Royal London has warned homeowners to think twice before incurring early exit charges in a rush to secure a cheap fixed rate mortgage.
The insurer has found that some providers have held or even cut rates following the recent Bank Rate rise.
The Bank of England’s decision to raise interest rates to 0.5% was widely expected to raise the cost of mortgage borrowing. It was thought borrowers would rush to secure the cheapest long term fixed rate deals before they can be withdrawn from the market. In some cases homeowners could incur early exit charges from their previous mortgage as they rush to secure the best deal.
While not every bank publishes their historic mortgage borrowing costs, Royal London analysed the fixed interest rates offered to new borrowers by HSBC and Nationwide on Friday 13 October. This was compared to the new rates these lenders published three weeks later on Friday 3 November 2017 following the Bank’s announcement.
The analysis showed that despite updating its borrowing costs on tracker mortgages and standard variable rate, the cost of borrowing at a fixed rate with HSBC for two, three and five years at 60%, 70%, 75%, 80% and 90% loan to value had not changed.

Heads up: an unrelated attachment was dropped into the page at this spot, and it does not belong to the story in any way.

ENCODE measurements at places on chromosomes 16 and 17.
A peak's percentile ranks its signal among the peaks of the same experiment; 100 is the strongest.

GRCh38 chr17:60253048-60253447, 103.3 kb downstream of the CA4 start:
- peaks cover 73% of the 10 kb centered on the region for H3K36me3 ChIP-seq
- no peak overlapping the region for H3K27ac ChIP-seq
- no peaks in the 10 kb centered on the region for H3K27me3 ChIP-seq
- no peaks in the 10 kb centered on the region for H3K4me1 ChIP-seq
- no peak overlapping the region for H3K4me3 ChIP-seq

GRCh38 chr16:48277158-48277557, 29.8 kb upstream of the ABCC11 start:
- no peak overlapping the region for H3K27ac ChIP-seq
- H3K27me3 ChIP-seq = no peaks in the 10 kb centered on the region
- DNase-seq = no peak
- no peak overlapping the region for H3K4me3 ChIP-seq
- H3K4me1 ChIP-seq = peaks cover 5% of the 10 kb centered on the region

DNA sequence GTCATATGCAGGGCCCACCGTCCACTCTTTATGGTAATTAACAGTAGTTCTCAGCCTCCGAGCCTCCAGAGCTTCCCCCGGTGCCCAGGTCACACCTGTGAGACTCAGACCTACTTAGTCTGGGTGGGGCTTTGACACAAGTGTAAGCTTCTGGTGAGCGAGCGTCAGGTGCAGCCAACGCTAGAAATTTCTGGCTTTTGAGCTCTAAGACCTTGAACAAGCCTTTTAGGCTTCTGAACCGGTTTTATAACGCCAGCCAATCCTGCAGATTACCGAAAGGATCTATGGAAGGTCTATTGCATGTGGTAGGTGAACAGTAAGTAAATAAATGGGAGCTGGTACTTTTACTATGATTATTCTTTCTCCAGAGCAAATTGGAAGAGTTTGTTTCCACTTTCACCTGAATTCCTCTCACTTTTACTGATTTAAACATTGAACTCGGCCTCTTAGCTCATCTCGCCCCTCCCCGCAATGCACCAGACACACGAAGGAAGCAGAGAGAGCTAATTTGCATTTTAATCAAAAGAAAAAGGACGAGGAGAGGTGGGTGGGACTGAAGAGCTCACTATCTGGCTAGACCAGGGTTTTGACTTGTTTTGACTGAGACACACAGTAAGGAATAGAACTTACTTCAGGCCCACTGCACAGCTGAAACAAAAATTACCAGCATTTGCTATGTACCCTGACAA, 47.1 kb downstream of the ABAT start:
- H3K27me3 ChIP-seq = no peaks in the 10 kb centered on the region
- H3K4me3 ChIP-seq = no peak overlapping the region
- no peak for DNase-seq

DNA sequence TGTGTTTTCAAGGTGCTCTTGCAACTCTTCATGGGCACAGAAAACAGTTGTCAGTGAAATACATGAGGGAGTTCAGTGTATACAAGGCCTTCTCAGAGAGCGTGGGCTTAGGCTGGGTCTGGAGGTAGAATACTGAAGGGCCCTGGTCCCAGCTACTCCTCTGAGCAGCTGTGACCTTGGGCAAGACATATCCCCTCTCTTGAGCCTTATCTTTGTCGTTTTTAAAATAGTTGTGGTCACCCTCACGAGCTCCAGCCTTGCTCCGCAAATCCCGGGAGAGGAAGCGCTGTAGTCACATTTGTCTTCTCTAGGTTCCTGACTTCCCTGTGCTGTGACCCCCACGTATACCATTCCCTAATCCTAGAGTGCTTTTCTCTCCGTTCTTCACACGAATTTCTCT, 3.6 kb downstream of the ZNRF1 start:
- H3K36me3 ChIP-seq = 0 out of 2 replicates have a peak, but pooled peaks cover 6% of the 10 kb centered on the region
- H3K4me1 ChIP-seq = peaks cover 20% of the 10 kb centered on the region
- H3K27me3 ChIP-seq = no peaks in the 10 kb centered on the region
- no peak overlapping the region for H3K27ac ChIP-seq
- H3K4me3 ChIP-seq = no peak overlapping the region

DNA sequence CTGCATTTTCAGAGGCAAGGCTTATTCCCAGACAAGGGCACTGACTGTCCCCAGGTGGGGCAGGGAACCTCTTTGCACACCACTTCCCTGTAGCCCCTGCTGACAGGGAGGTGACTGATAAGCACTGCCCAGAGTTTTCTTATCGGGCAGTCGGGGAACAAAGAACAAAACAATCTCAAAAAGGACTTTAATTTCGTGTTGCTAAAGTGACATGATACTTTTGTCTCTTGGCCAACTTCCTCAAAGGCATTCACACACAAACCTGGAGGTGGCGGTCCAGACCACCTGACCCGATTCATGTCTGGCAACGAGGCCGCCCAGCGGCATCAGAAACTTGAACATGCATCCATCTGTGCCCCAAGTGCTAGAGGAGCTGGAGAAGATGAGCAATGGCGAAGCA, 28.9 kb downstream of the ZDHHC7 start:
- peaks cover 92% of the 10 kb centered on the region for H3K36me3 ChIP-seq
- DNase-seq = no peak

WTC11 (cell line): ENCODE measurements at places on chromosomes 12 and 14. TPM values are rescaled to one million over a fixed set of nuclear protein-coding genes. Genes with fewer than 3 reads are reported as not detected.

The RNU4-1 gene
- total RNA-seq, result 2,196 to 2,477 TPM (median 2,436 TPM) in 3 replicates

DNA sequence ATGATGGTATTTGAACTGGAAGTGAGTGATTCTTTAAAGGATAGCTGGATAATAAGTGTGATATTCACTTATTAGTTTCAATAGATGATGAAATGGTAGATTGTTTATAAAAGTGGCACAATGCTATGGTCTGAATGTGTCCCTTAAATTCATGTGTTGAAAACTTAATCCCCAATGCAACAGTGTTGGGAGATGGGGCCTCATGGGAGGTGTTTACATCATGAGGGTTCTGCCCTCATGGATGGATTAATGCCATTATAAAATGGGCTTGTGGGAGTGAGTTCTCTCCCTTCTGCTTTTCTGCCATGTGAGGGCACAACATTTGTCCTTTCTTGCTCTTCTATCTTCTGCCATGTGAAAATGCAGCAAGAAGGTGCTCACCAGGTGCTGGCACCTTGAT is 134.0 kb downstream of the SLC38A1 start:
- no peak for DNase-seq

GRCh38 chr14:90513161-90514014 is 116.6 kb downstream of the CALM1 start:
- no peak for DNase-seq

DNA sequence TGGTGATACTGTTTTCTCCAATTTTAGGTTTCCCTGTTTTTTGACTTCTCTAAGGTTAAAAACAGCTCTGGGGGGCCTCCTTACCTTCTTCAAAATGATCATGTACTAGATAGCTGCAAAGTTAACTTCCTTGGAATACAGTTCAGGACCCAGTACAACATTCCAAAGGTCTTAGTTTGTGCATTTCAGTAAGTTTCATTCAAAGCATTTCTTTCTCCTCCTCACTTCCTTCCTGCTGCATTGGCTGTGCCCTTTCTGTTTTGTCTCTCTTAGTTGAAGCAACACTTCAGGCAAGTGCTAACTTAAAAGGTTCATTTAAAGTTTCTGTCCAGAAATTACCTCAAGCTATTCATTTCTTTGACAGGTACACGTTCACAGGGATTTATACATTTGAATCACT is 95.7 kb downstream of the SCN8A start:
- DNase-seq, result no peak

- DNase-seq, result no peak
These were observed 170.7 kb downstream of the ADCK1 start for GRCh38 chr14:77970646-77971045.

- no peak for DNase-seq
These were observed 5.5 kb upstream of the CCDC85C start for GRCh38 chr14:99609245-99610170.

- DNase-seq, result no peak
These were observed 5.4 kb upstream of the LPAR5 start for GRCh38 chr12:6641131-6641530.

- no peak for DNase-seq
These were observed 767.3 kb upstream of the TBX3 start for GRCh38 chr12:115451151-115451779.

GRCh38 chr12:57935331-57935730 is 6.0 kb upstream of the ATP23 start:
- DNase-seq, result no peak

Nationwide’s new range of products offering mortgage borrowing at a fixed rate for 10 years had actually fallen by between 0.30 and 0.45 percentage points, while for a range of other fixed rate mortgage products the cost of borrowing either stayed the same or fell by up to 0.15 percentage points.
Helen Morrissey, personal finance spokesperson at Royal London, said: “It was widely expected that the interest rate hike would increase the cost of mortgage borrowing and while this is certainly the case for tracker mortgages, the analysis shows that some banks have not chosen to hike their fixed rate rates as yet.
“The Bank of England’s announcement should calm people’s nerves as low interest rates look like they are here to stay for some time yet and so borrowers should think carefully before incurring early exit penalties in a bid to secure a quick deal. Borrowers should take the time to do their research or seek advice where necessary.”